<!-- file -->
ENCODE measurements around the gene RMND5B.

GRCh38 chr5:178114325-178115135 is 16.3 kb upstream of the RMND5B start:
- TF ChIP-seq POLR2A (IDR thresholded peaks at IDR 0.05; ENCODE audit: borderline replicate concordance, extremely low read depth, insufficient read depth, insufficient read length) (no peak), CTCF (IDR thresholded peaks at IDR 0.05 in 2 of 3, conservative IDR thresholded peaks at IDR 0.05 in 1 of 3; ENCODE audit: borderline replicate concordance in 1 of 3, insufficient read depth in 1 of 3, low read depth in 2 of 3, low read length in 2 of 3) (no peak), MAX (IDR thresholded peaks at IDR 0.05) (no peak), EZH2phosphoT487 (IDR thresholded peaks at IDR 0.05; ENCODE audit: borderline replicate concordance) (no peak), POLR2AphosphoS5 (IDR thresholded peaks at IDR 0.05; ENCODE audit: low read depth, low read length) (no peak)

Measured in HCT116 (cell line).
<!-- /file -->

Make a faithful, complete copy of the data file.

ENCODE measurements around the gene RMND5B.

GRCh38 chr5:178114325-178115135 is 16.3 kb upstream of the RMND5B start:
- TF ChIP-seq POLR2A (IDR thresholded peaks at IDR 0.05; ENCODE audit: borderline replicate concordance, extremely low read depth, insufficient read depth, insufficient read length) (no peak), CTCF (IDR thresholded peaks at IDR 0.05 in 2 of 3, conservative IDR thresholded peaks at IDR 0.05 in 1 of 3; ENCODE audit: borderline replicate concordance in 1 of 3, insufficient read depth in 1 of 3, low read depth in 2 of 3, low read length in 2 of 3) (no peak), MAX (IDR thresholded peaks at IDR 0.05) (no peak), EZH2phosphoT487 (IDR thresholded peaks at IDR 0.05; ENCODE audit: borderline replicate concordance) (no peak), POLR2AphosphoS5 (IDR thresholded peaks at IDR 0.05; ENCODE audit: low read depth, low read length) (no peak)

Measured in HCT116 (cell line).